A pillar composed of gas and dust in the Carina Nebula is illuminated by the glow from nearby massive stars shown below in the visible light image from the Hubble Space Telescope. Intense radiation and fast streams of charged particles from these stars are causing new stars to form within the pillar. Most of the new stars cannot be seen in the visible-light image (left) because dense gas clouds block their light. However, when the pillar is viewed using the infrared portion of the spectrum (right), it practically disappears, revealing the baby stars behind the column of gas and dust.
Two images showing the Carina Nebula in different wavelengths. The Visible Light image reveals a brilliant display of yellow and gold dust lit up by stars. The Infrared image only shows the bright stars that were behind the dust.
Credit: NASA, ESA, and the Hubble SM4 ERO Team


To astrophysicists studying the universe, infrared sources such as planets are relatively cool compared to the energy emitted from hot stars and other celestial objects. Earth scientists study infrared as the thermal emission (or heat) from our planet. As incident solar radiation hits Earth, some of this energy is absorbed by the atmosphere and the surface, thereby warming the planet. This heat is emitted from Earth in the form of infrared radiation. Instruments onboard Earth observing satellites can sense this emitted infrared radiation and use the resulting measurements to study changes in land and sea surface temperatures.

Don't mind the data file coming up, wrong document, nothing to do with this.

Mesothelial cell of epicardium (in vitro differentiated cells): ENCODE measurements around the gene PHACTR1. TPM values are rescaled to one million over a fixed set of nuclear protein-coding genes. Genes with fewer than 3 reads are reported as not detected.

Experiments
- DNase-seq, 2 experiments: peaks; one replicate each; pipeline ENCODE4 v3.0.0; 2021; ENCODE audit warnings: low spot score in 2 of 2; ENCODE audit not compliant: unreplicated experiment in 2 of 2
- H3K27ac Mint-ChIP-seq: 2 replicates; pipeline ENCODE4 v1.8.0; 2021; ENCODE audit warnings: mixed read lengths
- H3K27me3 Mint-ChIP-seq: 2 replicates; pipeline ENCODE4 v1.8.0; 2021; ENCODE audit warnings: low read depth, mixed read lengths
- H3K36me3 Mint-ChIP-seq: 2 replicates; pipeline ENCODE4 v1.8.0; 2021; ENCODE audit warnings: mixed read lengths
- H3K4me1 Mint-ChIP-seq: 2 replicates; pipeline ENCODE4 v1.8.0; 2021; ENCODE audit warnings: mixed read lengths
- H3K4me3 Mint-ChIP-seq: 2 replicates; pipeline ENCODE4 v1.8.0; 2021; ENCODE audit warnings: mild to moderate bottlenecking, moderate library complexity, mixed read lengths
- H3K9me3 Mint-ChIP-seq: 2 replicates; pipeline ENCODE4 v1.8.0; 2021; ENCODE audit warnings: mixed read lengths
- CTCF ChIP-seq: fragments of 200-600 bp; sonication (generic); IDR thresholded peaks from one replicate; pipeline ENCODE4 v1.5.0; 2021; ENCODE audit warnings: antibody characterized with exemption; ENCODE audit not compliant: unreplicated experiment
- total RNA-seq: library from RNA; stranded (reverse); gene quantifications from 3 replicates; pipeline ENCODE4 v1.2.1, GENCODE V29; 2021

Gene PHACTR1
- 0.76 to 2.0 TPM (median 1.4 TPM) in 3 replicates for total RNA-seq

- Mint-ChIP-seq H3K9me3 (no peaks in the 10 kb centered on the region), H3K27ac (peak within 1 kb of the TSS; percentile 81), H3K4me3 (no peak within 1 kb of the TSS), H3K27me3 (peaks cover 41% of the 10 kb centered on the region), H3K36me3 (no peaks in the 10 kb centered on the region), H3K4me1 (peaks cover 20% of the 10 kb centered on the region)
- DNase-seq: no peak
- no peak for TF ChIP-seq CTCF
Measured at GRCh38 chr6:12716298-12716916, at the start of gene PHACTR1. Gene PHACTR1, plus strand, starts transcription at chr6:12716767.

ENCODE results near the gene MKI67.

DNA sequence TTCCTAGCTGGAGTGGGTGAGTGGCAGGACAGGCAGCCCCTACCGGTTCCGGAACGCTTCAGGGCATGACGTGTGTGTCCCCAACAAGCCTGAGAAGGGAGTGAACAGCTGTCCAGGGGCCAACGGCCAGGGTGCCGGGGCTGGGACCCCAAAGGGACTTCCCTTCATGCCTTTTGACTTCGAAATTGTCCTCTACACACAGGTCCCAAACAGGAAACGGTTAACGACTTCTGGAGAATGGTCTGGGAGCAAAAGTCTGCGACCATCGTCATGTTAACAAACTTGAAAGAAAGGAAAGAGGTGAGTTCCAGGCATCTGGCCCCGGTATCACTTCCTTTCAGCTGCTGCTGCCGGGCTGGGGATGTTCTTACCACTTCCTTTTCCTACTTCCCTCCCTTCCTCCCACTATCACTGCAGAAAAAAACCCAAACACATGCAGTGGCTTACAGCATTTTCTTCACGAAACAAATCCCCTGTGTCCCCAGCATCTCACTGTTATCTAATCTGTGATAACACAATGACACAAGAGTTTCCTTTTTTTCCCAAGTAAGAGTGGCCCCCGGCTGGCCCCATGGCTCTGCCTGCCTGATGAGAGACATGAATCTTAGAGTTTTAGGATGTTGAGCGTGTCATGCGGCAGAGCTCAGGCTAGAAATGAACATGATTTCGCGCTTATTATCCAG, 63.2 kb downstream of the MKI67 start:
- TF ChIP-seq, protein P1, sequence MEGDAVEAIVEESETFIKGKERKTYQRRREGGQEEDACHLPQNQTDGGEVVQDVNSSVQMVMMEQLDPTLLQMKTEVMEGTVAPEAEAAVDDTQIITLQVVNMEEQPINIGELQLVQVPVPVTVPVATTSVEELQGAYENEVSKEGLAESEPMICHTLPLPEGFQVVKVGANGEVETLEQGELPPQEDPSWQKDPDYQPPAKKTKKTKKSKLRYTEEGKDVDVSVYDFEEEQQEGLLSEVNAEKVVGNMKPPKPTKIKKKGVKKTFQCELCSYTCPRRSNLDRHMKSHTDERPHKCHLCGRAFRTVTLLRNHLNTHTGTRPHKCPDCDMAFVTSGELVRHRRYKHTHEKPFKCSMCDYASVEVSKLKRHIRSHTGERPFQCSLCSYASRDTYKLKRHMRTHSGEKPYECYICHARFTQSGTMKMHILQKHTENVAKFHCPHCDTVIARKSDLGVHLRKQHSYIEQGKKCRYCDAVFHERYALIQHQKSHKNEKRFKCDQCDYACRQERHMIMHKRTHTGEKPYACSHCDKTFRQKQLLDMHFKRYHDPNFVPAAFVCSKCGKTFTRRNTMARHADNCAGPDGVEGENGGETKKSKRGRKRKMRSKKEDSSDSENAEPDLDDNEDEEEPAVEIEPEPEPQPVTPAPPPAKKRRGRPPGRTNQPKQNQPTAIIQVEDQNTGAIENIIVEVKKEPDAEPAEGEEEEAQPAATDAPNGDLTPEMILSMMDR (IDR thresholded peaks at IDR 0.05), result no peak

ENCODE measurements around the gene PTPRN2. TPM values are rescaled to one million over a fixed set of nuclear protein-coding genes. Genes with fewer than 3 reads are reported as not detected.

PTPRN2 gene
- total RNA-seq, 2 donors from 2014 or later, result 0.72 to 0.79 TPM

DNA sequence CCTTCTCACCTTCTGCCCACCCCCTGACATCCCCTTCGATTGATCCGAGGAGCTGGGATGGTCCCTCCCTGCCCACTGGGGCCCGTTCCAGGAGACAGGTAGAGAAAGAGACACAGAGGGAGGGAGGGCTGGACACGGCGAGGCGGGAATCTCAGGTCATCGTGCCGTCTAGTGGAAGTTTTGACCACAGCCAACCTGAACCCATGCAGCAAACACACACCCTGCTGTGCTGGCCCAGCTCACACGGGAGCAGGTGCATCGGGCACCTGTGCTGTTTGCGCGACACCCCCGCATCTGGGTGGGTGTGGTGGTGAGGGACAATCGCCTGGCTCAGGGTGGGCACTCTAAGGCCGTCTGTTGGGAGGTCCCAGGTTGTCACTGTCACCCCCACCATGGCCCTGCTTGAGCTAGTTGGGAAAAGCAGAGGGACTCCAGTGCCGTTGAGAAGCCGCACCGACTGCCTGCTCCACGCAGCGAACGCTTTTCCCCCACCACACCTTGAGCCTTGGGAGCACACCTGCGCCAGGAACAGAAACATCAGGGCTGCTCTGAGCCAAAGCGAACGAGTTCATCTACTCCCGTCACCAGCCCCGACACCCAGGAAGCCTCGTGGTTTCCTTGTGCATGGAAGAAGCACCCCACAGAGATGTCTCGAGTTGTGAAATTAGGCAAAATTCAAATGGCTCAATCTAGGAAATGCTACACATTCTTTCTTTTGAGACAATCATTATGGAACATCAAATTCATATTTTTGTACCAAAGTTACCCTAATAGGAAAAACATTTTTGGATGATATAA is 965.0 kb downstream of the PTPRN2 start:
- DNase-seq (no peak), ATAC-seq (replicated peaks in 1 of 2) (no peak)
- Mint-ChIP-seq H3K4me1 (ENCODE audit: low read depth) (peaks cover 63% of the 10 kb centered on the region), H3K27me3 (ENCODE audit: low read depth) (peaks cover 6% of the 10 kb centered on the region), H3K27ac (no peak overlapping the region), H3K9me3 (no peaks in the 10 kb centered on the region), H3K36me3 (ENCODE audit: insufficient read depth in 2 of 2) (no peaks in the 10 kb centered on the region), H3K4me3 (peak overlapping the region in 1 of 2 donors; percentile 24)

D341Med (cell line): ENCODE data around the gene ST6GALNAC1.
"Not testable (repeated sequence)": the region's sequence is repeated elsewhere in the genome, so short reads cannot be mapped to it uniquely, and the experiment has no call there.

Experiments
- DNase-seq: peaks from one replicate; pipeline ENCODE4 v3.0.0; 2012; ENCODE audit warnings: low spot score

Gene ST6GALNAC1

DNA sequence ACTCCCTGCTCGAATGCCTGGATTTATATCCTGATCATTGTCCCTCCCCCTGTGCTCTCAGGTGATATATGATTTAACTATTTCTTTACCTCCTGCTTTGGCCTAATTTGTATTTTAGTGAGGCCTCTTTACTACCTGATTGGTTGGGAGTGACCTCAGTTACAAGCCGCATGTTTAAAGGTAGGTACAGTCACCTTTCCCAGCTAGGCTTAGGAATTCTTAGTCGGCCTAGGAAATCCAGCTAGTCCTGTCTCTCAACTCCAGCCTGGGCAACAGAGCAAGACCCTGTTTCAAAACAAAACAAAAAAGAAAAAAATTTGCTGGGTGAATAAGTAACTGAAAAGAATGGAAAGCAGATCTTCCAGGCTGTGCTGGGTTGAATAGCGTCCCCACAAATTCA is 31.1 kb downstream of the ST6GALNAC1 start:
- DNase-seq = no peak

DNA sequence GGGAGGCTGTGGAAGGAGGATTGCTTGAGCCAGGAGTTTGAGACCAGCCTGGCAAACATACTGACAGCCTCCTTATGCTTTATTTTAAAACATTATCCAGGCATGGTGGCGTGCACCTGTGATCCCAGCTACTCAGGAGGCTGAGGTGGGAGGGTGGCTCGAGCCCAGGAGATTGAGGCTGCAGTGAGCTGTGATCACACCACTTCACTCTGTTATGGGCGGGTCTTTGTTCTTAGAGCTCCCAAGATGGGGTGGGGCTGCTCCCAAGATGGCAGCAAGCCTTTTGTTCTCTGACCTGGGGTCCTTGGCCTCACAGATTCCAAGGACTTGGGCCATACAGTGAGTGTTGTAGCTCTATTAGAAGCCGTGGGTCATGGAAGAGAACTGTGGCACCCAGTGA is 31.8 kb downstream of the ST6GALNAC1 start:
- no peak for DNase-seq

There are other sources of heat on the Earth's surface, such as lava flows and forest fires. The Moderate Resolution Imaging Spectroradiometer (MODIS) instrument onboard the Aqua and Terra satellites uses infrared data to monitor smoke and pinpoint sources of forest fires. This information can be essential to firefighting efforts when fire reconnaissance planes are unable to fly through the thick smoke. Infrared data can also enable scientists to distinguish flaming fires from still-smoldering burn scars.
A satellite image showing smoke from forest fires wisping across the forest covered landscape of Northern California. Bright red areas at the base of these smoke plumes indicates the size of the actual area on fire.
Credit: Jeff Schmaltz, MODIS Rapid Response Team
an infrared image of the Earth taken by the GOES 6 satellite
Credit: Space Science and Engineering Center, University of Wisconsin-Madison, Richard Kohrs, designer
The global image on the right is an infrared image of the Earth taken by the GOES 6 satellite in 1986. A scientist used temperatures to determine which parts of the image were from clouds and which were land and sea. Based on these temperature differences, he colored each separately using 256 colors, giving the image a realistic appearance.
Why use the infrared to image the Earth? While it is easier to distinguish clouds from land in the visible range, there is more detail in the clouds in the infrared. This is great for studying cloud structure. For instance, note that darker clouds are warmer, while lighter clouds are cooler. Southeast of the Galapagos, just west of the coast of South America, there is a place where you can distinctly see multiple layers of clouds, with the warmer clouds at lower altitudes, closer to the ocean that's warming them.
We know, from looking at an infrared image of a cat, that many things emit infrared light. But many things also reflect infrared light, particularly near infrared light. Learn more about REFLECTED Near-infrared radiation.